These cherished moments are not guaranteed, and the former president was told he would not make it to this monumental birthday. Aside from the big moments we’ve mentioned previously, cancer warriors may cherish milestones even more on a personal level. These may include remembering your diagnosis, the time your hair started regrowing amid chemotherapy, or the date you reached remission.
Carter’s Remarkable Journey
Jimmy Carter served as President of the United States from 1977 to 1981. The former peanut farmer, Georgia Governor, and Navy servicemember faced several challenges domestically and abroad, including an energy crisis and mounting issues in the Middle East. The Iranian hostage crisis influenced his defeat of President Ronald Reagan. During the crisis, Carter tried to secure the safe return of hostages.
Jimmy Carter is the longest-lived American president whose legacy became more adored in the five decades since he left the White House. He has long advocated for democracy, public health, and human rights and was awarded a Nobel Peace Prize. However, amid those accolades, Carter also successfully overcame health challenges that helped grant him the blessing of celebrating 77 years of marriage to the former first lady.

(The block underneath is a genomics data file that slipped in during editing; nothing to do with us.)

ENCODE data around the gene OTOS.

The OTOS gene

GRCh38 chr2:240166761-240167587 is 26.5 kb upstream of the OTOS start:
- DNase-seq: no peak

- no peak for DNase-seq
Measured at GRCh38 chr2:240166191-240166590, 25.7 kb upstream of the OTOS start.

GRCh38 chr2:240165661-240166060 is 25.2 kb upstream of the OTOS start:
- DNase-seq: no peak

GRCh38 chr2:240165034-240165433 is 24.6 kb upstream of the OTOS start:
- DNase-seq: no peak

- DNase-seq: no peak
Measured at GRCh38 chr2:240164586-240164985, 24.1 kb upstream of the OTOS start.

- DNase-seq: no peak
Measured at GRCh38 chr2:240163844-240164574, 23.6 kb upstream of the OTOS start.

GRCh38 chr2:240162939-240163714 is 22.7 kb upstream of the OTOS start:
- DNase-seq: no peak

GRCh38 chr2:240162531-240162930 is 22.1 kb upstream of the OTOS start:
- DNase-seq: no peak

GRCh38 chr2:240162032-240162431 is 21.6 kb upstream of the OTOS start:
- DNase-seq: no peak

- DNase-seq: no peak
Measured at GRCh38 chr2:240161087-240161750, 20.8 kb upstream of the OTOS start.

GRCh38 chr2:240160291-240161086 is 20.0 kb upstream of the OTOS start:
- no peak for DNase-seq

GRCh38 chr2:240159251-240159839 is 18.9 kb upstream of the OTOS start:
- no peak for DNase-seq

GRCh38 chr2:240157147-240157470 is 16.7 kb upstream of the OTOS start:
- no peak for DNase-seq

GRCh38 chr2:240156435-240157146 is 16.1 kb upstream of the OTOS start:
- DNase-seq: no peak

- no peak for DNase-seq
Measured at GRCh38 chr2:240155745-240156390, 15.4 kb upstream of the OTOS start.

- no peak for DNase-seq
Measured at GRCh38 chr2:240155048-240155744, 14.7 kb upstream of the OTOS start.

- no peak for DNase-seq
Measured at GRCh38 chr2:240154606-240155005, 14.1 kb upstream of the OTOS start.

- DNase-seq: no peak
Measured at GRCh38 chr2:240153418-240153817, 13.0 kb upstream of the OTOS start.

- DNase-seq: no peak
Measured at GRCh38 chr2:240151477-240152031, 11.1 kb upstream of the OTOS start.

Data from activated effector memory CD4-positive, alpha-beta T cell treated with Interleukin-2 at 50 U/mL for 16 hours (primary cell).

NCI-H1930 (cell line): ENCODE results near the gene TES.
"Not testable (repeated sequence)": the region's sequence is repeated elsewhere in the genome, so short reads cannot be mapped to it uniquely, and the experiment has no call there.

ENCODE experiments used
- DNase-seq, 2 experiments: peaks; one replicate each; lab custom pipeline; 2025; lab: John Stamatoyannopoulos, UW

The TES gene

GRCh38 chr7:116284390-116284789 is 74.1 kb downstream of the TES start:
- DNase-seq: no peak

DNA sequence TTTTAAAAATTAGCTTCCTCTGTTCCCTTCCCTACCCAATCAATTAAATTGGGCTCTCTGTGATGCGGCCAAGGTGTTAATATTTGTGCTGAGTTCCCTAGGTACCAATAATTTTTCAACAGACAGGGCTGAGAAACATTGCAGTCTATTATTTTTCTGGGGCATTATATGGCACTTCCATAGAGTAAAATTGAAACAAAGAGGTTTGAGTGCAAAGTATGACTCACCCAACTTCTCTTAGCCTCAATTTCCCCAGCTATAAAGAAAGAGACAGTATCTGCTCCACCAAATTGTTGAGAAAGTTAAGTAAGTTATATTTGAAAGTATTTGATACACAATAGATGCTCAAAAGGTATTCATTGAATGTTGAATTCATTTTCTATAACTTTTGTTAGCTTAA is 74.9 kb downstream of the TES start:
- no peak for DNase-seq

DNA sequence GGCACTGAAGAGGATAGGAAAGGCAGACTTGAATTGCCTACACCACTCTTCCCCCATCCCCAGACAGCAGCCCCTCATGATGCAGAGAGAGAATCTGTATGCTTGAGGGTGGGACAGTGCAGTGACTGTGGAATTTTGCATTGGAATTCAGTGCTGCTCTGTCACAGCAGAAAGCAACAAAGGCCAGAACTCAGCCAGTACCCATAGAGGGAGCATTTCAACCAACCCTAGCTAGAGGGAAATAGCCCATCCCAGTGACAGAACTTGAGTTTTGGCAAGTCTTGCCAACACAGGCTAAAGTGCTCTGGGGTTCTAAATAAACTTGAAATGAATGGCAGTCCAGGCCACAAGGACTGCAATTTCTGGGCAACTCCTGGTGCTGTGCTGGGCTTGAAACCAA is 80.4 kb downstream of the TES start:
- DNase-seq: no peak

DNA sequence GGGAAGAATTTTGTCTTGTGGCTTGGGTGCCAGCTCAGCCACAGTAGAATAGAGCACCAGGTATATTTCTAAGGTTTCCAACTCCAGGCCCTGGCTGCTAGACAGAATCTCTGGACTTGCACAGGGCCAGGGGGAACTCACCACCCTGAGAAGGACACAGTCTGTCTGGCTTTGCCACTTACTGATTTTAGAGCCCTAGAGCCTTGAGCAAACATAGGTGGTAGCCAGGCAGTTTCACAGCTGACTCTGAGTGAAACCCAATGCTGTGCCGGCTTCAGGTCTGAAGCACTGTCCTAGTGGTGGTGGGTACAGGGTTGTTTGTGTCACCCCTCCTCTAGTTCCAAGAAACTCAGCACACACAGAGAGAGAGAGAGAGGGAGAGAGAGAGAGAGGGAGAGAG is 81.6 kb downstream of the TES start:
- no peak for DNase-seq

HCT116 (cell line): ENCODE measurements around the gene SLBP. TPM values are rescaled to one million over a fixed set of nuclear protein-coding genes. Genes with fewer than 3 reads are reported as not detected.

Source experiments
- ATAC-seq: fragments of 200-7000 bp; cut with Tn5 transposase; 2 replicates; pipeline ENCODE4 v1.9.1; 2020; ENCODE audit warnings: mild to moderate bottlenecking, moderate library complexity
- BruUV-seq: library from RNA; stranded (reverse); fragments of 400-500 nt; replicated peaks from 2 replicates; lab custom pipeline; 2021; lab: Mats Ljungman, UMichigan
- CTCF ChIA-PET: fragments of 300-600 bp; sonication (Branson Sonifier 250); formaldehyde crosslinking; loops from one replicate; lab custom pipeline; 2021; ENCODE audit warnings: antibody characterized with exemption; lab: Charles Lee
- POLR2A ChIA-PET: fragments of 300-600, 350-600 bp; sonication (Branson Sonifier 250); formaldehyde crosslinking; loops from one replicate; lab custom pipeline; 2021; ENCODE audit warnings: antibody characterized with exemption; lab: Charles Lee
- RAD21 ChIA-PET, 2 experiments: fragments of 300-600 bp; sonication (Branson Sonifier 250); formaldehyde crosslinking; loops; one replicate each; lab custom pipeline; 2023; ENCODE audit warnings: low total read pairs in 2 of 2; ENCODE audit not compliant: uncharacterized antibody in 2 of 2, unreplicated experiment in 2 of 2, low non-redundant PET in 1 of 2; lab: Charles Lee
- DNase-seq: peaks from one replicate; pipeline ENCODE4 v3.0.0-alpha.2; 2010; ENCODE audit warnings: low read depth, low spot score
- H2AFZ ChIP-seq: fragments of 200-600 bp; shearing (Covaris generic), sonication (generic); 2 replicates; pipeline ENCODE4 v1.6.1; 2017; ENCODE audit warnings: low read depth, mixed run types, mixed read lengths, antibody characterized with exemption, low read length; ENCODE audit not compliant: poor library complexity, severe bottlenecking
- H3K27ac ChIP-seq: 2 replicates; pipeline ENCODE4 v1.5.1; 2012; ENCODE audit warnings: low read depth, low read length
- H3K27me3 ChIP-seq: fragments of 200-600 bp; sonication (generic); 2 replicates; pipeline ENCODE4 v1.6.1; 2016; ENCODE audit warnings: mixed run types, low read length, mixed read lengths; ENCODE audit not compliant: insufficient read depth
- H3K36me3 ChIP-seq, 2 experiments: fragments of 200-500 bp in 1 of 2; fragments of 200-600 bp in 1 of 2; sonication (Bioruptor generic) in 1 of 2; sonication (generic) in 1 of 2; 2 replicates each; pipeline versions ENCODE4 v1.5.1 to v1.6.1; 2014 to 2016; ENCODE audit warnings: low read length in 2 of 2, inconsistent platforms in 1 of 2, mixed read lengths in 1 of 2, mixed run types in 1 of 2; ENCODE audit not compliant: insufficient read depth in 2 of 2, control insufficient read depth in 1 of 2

This past February, The Carter Center said the former President “decided to spend his remaining time at home with his family and receive hospice care instead of additional medical intervention.”
“Hospice care focuses on the care, comfort, and quality of life of a person with a serious illness who is approaching the end of life,” the National Institute of Health (NIH) explains.
Hospice care provides comfort care but does not attempt to cure the illness. Families facing potential hospice care should talk to their care team early enough before pursuing hospice care to take advantage of its comforts.